Recent news about graduate student unions withdrawing their representation petitions to the National Labor Relations Board (NLRB) is a sign of more trouble for already-failing unions. The Harvard Crimson reports that “Graduate student unions at Boston College, Yale, University of Chicago, and University of Pennsylvania have withdrawn petitions” to represent students before the National Labor Relations Board (NLRB). Instead, the unions, which include the American Federation of Teachers (AFT), United Auto Workers (UAW), Unite Here, and SEIU, said “they’d rather continue to seek voluntary union recognition from their institutions—an unlikely prospect.” Underlying the dispute are the long-term decline of labor unions, the convoluted yet partisan nature of American labor law, and an Orwellian union organizing practice.
So, how did the unions get here in the first place, trying to unionize students rather than workers? Union membership has been in a steady decline for decades:
The Bureau of Labor Statistics said just 10.7% of American workers were members of labor unions in 2016, down from 11.1% the previous year, and down from 20.1% in 1983, the first year the bureau collected union statistics.
With union membership in traditional industries declining, Big Labor is continuously looking for new pockets of employees to organize and from which to collect dues revenues. Enter graduate students, who are usually compensated for teaching assistantships and lab work as part of their studies.
But there’s a small problem. It’s not clear whether or not graduate students are legally employees subject to the 1935 law that governs union-management relations, the National Labor Relations Act. In 2016, the National Labor Relations Board (NLRB), the “powerful, nominally independent, quasi-judicial body” which governs the application of the Act, ruled that graduate students were legally employees. Previously, in 2004, the NLRB had ruled that they were not. This battle stems from their jumbled relationship between education and employment because “the work they do is often a component of their education.”
The years of the contradictory decisions about whether or not students are employees aren’t coincidental. The NLRB is organized on partisan lines, with three of the five board members (one of whom one serves as Chair) and a chief prosecutor (called the General Counsel) being members of the President’s party. At the start of the year, President Trump nominated John F. Ring, a partner at the D.C. firm Morgan, Lewis & Bockius, to fill a vacant Republican seat on the NLRB. If confirmed, Ring would restore a 3-2 Republican majority that could reverse Obama-era precedents—including the 2016 ruling on graduate student unionization.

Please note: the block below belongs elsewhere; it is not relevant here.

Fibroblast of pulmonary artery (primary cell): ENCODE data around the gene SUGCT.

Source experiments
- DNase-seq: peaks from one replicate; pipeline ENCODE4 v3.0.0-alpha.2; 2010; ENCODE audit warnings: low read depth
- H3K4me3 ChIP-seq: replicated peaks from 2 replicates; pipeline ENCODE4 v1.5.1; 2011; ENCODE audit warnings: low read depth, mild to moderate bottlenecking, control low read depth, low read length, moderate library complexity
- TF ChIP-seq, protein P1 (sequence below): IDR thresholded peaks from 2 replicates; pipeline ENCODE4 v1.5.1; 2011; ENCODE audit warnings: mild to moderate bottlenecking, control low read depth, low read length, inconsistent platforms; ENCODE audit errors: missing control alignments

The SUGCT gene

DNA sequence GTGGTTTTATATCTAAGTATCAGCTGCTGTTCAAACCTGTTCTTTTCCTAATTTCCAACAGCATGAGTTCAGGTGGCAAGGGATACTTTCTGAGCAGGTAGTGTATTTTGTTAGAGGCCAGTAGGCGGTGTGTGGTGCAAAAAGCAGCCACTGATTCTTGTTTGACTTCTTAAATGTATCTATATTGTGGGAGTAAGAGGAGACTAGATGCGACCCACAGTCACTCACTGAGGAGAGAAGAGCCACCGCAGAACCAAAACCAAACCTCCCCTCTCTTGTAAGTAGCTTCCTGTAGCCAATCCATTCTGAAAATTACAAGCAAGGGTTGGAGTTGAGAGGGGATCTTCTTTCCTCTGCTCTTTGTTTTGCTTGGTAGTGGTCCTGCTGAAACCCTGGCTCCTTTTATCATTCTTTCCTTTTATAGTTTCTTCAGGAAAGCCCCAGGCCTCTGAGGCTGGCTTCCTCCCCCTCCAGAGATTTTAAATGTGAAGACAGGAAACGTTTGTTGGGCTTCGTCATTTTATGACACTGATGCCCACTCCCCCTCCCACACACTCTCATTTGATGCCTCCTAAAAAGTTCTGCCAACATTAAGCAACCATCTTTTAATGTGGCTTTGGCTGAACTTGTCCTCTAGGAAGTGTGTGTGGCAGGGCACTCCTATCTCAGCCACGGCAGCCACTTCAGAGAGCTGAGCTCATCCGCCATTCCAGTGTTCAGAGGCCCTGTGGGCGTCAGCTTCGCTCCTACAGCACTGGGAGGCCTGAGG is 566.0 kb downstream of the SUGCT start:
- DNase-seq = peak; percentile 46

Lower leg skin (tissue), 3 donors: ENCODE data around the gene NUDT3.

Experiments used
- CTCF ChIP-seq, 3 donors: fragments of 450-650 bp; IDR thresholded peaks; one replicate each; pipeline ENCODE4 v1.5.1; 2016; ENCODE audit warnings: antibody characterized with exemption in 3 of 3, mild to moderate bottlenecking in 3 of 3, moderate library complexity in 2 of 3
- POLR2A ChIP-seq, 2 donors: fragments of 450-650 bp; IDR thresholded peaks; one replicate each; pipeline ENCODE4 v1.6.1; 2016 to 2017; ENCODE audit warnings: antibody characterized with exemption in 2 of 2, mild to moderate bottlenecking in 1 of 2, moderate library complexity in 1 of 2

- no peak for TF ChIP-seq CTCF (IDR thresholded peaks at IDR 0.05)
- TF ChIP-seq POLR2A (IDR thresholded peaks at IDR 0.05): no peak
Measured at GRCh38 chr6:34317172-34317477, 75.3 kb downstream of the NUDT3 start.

Graduate students losing their “employee” status would mean that unions would not be able to unionize them and bargain collectively with the universities. So, the unions are employing their traditional workaround: The misnamed “voluntary recognition” or “neutrality agreement,” by which the employer agrees to negotiate with the union without neutral federal adjudication or a secret-ballot vote. Unions can petition for a secret-ballot election by turning in signed cards from at least 30% of employees interested in forming a union. However, “if the union collects signed cards from a majority of these employees, then the union can ask the employer to bypass the election and simply recognize it as the employees’ representative.”
The graduate student unions’ use of “card check” shouldn’t come as a surprise. Bypassing the secret ballot election by means of the card-check system means that the intentions of employees aren’t always honestly communicated. Card-checking can result in workers impulsively signing, feeling coerced, or being unaware of what they are signing. Unions prefer to use the card-check system because forming a union is easier than under a secret ballot election. In the graduate student unions’ case, it has the added nefarious benefit of sidelining the NLRB, which might find the unions’ efforts to be forbidden under the National Labor Relations Act.
In an effort to stop their declining membership numbers and to increase dues collections, unions are trying to hang onto the slippery foothold of graduate students’ grievances. Those hopes could come crashing down upon a future NLRB confirmation.